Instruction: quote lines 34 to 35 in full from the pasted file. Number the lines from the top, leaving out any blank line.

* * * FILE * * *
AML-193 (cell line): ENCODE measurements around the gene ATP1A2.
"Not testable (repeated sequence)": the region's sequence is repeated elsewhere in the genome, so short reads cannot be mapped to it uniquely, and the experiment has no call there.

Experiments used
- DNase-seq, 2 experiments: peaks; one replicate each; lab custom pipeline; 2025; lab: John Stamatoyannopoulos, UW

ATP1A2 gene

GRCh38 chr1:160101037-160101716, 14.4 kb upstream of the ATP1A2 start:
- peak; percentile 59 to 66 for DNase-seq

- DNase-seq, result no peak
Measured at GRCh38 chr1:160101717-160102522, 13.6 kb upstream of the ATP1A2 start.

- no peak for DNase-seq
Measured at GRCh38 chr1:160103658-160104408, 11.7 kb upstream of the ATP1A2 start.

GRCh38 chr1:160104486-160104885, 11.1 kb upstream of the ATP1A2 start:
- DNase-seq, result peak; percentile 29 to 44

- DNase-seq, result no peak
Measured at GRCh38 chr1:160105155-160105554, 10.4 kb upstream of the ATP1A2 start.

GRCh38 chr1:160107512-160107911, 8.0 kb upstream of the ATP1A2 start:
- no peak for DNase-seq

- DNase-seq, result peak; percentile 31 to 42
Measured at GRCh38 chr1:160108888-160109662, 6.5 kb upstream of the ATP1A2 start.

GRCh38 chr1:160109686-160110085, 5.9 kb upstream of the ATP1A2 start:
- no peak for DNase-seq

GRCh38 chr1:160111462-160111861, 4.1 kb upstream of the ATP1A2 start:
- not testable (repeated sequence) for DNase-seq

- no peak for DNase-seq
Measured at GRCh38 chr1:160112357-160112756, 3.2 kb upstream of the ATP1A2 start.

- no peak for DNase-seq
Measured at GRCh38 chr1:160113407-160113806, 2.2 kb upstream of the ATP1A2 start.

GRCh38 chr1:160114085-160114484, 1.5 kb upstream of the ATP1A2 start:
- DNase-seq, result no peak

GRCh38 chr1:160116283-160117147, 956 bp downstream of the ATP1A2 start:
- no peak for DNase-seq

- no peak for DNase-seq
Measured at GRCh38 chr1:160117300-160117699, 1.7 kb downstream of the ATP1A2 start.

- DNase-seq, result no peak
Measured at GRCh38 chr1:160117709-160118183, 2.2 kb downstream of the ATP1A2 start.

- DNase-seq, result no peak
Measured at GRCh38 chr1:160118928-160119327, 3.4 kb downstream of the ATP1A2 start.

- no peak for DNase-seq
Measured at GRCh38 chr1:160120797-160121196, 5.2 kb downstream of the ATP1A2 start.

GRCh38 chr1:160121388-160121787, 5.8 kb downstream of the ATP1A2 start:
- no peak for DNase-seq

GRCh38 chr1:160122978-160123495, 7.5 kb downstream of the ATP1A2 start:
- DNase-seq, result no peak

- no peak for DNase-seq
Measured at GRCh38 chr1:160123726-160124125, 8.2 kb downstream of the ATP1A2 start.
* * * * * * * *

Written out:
- DNase-seq, result no peak
Measured at GRCh38 chr1:160117709-160118183, 2.2 kb downstream of the ATP1A2 start.